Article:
The company’s report, ‘3D Printing in Aerospace & Defence – Thematic Research’, reveals that most major militaries and companies are exploring options with the technology. Some are still in the testing phase, while others are deploying the technology in final production. This is particularly true in the aerospace industry, where engines, aircraft and satellites are currently using 3D-printed components.

Listed below are the militaries that have taken an early lead in implementing 3D printing technology, as identified by GlobalData.

US Marine Corps

The US Marine Corps currently has the highest uptake of 3D printing of any military service worldwide. In particular, the additive manufacturing team at Marine Corps Systems Command has created the world’s largest 3D concrete printer with the ability to print a 500-square-foot barracks hut in 40 hours.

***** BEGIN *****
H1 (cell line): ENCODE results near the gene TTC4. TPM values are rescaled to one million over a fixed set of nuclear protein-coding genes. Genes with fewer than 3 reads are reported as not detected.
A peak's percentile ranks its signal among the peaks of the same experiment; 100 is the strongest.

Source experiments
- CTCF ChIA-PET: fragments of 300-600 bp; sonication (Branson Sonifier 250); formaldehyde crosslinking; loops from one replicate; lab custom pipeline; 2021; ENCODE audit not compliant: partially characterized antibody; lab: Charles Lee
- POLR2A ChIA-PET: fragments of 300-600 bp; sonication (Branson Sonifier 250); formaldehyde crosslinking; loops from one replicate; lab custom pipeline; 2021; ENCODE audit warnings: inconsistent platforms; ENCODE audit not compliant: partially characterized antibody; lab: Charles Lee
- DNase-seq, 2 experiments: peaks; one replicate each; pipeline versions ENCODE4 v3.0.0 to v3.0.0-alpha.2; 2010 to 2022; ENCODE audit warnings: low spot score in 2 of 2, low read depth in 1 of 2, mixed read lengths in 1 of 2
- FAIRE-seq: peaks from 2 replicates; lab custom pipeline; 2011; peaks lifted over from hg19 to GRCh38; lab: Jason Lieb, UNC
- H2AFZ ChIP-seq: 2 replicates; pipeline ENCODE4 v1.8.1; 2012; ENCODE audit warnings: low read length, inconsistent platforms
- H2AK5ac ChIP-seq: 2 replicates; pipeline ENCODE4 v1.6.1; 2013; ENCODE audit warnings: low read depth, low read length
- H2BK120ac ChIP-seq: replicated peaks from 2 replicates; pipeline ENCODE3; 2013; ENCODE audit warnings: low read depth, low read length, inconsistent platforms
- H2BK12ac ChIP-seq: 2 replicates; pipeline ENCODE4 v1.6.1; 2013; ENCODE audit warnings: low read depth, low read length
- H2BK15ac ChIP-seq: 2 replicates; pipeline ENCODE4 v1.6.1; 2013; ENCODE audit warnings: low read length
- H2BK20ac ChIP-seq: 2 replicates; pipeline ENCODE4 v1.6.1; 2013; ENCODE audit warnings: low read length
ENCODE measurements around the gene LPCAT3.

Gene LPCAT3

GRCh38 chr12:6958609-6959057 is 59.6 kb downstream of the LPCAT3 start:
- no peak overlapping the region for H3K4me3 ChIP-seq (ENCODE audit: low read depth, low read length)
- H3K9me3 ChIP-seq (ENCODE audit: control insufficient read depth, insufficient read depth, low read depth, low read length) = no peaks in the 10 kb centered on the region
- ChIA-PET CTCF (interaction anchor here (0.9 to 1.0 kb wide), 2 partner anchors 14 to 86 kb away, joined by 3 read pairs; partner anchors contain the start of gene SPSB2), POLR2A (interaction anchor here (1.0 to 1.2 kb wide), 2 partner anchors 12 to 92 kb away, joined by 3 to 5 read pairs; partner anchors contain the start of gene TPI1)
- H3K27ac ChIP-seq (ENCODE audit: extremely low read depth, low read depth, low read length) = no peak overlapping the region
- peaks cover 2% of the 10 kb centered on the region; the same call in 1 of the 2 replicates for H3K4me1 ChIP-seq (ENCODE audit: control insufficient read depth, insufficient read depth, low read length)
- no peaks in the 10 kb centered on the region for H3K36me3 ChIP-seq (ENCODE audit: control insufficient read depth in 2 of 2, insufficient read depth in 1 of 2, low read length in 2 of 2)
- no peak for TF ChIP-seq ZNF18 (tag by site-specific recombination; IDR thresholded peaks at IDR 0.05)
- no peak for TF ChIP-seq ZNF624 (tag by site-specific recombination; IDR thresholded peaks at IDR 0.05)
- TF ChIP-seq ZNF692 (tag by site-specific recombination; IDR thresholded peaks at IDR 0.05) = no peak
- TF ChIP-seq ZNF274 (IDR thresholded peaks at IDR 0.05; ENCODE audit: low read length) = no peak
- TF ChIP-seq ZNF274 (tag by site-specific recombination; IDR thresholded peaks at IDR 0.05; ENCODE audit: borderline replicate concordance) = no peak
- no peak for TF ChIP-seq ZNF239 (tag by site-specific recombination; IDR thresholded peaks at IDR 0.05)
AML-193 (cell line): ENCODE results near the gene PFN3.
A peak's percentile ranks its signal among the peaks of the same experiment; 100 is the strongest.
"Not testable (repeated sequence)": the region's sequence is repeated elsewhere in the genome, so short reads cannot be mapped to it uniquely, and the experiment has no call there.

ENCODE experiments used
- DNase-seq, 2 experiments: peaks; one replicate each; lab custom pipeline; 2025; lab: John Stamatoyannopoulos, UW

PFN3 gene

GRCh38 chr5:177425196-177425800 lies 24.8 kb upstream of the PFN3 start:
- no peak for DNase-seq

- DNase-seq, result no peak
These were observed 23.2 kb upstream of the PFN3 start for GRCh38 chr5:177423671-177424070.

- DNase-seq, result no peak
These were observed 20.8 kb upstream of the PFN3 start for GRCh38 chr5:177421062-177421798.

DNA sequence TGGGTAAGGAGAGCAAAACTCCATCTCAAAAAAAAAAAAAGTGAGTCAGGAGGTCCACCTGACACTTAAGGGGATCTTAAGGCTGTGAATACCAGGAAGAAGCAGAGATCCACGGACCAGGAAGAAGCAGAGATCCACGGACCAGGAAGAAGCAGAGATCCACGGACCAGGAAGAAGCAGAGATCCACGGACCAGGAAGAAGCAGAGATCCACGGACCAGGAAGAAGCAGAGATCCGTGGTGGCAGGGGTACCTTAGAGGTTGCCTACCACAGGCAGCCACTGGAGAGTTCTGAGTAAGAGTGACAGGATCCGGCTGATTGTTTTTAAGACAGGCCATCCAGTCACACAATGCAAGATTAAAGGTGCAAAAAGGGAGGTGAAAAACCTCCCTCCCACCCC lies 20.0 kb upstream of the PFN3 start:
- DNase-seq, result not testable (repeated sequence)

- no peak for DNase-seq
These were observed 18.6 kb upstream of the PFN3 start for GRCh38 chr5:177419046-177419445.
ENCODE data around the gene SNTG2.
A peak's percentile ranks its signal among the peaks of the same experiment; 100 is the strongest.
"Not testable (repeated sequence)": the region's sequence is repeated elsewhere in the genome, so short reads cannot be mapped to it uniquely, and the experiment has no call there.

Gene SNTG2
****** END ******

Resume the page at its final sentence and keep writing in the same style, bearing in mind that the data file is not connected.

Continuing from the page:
US Air Force

The US Air Force is integrating 3D printing into its supply chain. Overseen by ‘America Makes’, the US national additive manufacturing/3D printing innovation institute, it is investigating how current systems can be used to reproduce aircraft components for decades-old planes that may no longer have reliable sources of replacement parts, without minimum order quantities.

US Navy

The Navy has created new logistical units such as Navy frontline attachments, which can rapidly create spare parts for incredibly complex military equipment such as the F-35B – and are currently operational for this purpose. The navy has also worked with Oak Ridge National laboratory to produce the first 3D-printed submarine hull.

US Army

The US Army is working on 3D-printed, modular drone systems. The army wants 3D printers that can be deployed to a forward base camp and used to produce aviation backup when necessary for troops on the ground. This plan aims to create bespoke unmanned aerial vehicle (UAV) systems and is said to be at an advanced stage of development.

Chinese Air Force